Every state has an insurance bureau website. The NAIC is basically the national version even though it doesn’t have any federal powers.

How does the NAIC work?

The NAIC assigns a 5-digit code to every insurance company authorized to do business in the United States. If it’s a large company, such as Geico, it can have many NAIC codes for every affiliated company operating under Geico. Because insurance companies offer many types of products (homeowners insurance, auto insurance, life insurance, etc.), each policy type is treated as a unique company in NAIC’s eyes.

NAIC codes make it easy for consumers to look up complaints about a company and submit complaints themselves. NAIC numbers also help consumers look up where a company is strong (for example, auto insurance), and where it might need some work (for example, homeowners insurance).

What does the NAIC do with customer complaints?

The NAIC records each complaint into a database for each individual insurance company. The NAIC then generates a score for each company which is based on the number of complaints it has received. This score is meant to show what percentage of customers have made a complaint against a particular company. Therefore, the higher the percentage, the less customer-friendly the company is said to be.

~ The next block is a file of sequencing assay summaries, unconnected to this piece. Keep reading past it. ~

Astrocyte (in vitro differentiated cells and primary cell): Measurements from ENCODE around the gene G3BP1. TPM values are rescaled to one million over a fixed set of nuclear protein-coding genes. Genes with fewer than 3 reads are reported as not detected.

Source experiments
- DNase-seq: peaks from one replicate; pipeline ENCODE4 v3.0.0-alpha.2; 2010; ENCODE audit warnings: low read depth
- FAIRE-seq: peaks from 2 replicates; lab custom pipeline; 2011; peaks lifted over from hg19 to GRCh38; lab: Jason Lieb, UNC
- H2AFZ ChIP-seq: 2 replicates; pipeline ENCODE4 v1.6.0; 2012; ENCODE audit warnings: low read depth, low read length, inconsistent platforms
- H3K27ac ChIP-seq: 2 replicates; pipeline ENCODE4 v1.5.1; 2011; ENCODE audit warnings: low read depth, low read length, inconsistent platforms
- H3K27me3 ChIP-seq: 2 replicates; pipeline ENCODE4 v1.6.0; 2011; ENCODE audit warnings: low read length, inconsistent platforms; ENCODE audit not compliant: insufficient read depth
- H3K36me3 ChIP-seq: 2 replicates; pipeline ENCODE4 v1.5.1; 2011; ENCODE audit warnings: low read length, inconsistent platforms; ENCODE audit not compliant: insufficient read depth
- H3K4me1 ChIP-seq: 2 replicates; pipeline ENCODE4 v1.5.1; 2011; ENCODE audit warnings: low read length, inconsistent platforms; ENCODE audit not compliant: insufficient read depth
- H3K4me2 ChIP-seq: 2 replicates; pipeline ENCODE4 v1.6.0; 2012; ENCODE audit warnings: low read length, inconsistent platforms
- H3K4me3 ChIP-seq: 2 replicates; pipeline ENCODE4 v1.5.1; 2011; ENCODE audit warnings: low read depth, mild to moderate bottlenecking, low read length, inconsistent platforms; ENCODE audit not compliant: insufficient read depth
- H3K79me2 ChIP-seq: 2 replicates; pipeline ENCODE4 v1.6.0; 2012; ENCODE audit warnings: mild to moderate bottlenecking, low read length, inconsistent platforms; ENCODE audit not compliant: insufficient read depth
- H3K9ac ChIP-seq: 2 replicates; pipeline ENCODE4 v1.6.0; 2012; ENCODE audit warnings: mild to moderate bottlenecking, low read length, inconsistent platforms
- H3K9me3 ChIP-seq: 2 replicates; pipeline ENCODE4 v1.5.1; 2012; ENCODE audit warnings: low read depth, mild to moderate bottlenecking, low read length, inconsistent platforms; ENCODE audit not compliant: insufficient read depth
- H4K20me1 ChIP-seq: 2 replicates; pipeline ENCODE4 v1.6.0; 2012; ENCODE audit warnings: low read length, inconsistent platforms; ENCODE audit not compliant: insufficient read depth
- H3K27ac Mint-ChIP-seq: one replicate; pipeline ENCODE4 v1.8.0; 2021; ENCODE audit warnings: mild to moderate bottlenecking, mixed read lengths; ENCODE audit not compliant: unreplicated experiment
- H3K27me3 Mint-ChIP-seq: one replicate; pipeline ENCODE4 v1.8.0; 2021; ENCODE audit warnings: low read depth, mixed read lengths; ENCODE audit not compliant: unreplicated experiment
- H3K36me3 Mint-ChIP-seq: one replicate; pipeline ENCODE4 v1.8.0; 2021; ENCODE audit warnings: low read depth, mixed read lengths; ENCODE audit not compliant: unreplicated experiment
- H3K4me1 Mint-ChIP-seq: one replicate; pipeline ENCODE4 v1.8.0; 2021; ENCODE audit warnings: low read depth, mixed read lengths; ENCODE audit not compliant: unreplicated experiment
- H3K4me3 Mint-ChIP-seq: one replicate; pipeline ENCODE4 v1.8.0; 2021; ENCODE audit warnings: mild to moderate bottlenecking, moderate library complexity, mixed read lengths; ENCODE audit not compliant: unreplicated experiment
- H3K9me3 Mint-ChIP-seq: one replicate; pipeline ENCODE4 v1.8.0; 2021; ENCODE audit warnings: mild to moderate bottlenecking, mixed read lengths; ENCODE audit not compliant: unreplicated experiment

Frequently asked questions

Where do I file a complaint with the NAIC?

To file a complaint about your insurance provider, you can do so at the NAIC’s Consumer Resources page. Here you can:

  • Report fraudulent activities to your state’s commissioner
  • File a complaint
  • Read about the most common complaints
  • Learn about other complaints filed against a company

How do I find an NAIC number?

Your insurance provider’s NAIC number should be on your insurance card. The number may not have NAIC printed near it. If not, look for a five-digit number. The five-digit number should be the NAIC number. This number will also be on your insurance declaration page.

You should also be able to easily find the number online. Type your insurance provider, followed by the type of policy you have with the provider, followed by NAIC number.

Lastly, the NAIC publishes each number on its website, so you can enter your company’s name in the search bar.

Why would I need my insurance provider’s NAIC number at the DMV?

It’ is possible you’ll need your insurance provider’s NAIC number when filing a report with the DMV or even when filing a claim with your provider.

Is the NAIC in all fifty states?

Yes, the NAIC states include all fifty states plus each U.S. territory. It ultimately serves U.S. citizens, so if you live in the United States or one of its territories, you can take advantage of NAIC’s services.

Written by
Lauren Ward
Insurance Contributor
Lauren Ward has nearly 10 years of experience in writing for insurance domains such as Bankrate, The Simple Dollar, and She covers auto, homeowners, life insurance, and other topics in the personal finance industry.
Edited by
Loans Editor, Former Insurance Editor